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Germany's High Sea Fleet in the World War von Scheer, Admiral Reinhard (eBook)

  • Verlag: Shilka Publishing
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Germany's High Sea Fleet in the World War

Victors write history. German Admiral Reinhard Scheer knew this, and wrote his own anyway. In this memoir of World War One, he says, 'We are victors and vanquished at one and the same time, and in depicting our success the difficult problem confronts us of not forgetting that our strength did not last out to the end.' Admiral Scheer took command of the German High Seas Fleet in 1916. He championed unrestricted submarine warfare as the key to winning, maintaining that it was no worse than the British blockade against Germany. Scheer's belief in aggressive surface fleet actions led him to the Battle of Jutland, the largest naval engagement in World War One and still one of the biggest in history. Scheer asserts that the Fleet fought well throughout the war: 'The remembrance of the famous deeds which were accomplished on the sea will henceforth preserve over the grave of the German Fleet the hope that our race will succeed in creating for itself a position among the nations worthy of the German people.' This edition of Scheer's memoirs, first published in 1920, has been modernised with an active table of contents and links to footnotes, and has been lightly edited to correct typographical errors in the original.

Produktinformationen

    Format: ePUB
    Kopierschutz: AdobeDRM
    Seitenzahl: 452
    Sprache: Englisch
    ISBN: 6610000016488
    Verlag: Shilka Publishing
    Größe: 2364 kBytes
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Germany's High Sea Fleet in the World War

Introduction

THE origin of the world war lies in the opposition between the Anglo-Saxon and the German conceptions of the world. On the former side is the claim to the position of unrestricted primacy in sea power, to the dominion of the seas, to the prerogative of ocean trade and to a levy on the treasures of all the earth. "We are the first nation of the world" is the dogma of every Englishman, and he cannot conceive how others can doubt it.

English history supplies the proof of the application - just as energetic as inconsiderate - of this conception. Even one of the greatest eulogists of the English methods in naval warfare - which best reflect English history - the American, Captain Mahan, made famous through his book, The Influence of Sea Power upon History , characterises it in his observations on the North American War of Independence, which ended in 1783:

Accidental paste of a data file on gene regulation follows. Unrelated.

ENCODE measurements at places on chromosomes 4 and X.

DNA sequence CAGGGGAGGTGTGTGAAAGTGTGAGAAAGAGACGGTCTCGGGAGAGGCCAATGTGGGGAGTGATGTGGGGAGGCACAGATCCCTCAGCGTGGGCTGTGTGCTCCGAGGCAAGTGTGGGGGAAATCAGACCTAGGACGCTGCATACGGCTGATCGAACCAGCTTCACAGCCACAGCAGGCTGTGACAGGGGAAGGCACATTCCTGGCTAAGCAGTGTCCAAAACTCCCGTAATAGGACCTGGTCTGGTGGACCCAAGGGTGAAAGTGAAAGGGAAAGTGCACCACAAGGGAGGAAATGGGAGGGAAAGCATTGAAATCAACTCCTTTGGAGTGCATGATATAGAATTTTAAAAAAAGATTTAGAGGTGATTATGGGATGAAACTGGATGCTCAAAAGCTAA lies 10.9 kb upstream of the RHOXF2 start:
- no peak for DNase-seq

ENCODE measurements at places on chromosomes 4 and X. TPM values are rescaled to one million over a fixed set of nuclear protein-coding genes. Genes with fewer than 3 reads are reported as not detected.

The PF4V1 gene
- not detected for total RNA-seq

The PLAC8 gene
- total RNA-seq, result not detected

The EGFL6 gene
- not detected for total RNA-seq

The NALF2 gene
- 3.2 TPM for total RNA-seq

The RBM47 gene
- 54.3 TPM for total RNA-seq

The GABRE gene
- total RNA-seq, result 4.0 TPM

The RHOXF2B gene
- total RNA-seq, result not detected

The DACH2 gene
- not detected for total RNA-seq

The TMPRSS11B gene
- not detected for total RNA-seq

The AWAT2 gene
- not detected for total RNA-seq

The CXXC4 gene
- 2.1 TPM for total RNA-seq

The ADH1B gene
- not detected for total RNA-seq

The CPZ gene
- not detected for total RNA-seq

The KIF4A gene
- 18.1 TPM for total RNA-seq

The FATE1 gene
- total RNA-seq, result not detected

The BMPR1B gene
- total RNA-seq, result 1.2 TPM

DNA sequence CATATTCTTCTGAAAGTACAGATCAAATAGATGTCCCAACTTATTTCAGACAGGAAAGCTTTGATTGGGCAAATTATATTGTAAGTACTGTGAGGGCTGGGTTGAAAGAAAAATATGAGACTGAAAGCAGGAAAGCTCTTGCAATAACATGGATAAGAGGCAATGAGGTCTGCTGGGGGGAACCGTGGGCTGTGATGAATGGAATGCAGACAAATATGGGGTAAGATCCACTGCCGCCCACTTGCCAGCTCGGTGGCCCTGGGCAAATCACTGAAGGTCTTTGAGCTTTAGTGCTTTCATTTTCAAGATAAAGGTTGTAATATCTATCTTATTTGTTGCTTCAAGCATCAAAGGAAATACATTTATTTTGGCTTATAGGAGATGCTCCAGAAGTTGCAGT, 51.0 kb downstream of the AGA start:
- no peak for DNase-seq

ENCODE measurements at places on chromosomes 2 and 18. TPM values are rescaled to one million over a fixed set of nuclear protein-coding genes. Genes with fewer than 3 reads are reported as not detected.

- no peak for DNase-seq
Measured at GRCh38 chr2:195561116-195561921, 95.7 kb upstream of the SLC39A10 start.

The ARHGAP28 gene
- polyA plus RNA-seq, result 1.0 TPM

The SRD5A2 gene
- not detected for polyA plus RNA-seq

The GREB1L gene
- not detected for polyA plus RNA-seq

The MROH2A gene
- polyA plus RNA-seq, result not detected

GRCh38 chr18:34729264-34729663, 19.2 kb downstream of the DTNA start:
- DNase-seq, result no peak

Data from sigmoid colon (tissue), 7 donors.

"To quote again the [French] summary before given, their [the Allies - America, France and Spain] object was 'to avenge their respective injuries, and to put an end to that tyrannical Empire which England claims to maintain upon the ocean.' The revenge they had obtained was barren of benefit to themselves. They had, so that generation thought, injured England by liberating America; but they had not righted their wrongs in Gibraltar and Jamaica. The English fleet had not received any such treatment as would lessen its haughty self reliance, the armed neutrality of the Northern Powers had been allowed to pass fruitlessly away, and the English Empire over the seas soon became as tyrannical and more absolute than ever."

Still, England has in process of time understood how to create an almost universal recognition of its claim. Its whole policy, based on the authority of its Fleet and the favourable situation of the British Isles, has always been adapted to the principle that all that may contribute "ad majorem gloriam Britanniae" is of advantage also to the progress of mankind.

The principal feature of the English character is markedly materialistic and reveals itself in a striving for power and profit. The commercial spirit, which animates the individual Englishman, colours the political and military dealings of the whole people. Their claims, to themselves a matter of course, went so far always that they never granted advantages to another, even if their utilisation was not possible to themselves at the time, but might perhaps be so later. That has manifested itself most clearly in the Colonial sphere.

The edifice of English world importance and might has rested for a hundred years on the fame of Trafalgar, and they have carefully avoided hazarding it. They have besides, with skill and success, left untried no means of accentuating the impression of power and using it. What we should consider boastful was to the British only the expression of their full conviction and an obvious means to their end. In support of this we may mention such expressions as: "We have the ships, we have the men, we have the money, too," as well as ships' names, such as Irresistible , Invincible , Indomitable , Formidable , and many others.

This method, fundamentally, is really as the Poles asunder from ours, but still it does not fail to leave an impression on many Germans owing to its pomposity and the customary embroidery of commonplaces about promoting the happiness of mankind.

On the opposite side Prussia - Germany! Its whole history filled with struggle and distress, because the wars of Europe were carried on by preference on its territory. It was the nation of the Categorical Imperative, ever ready for privations and sacrifices, always raising itself again, till it seemed at last to have succeeded through the unification of the Empire in being able to reap the fruits of its hard won position of power. The victory over the hard times it had to pass thr

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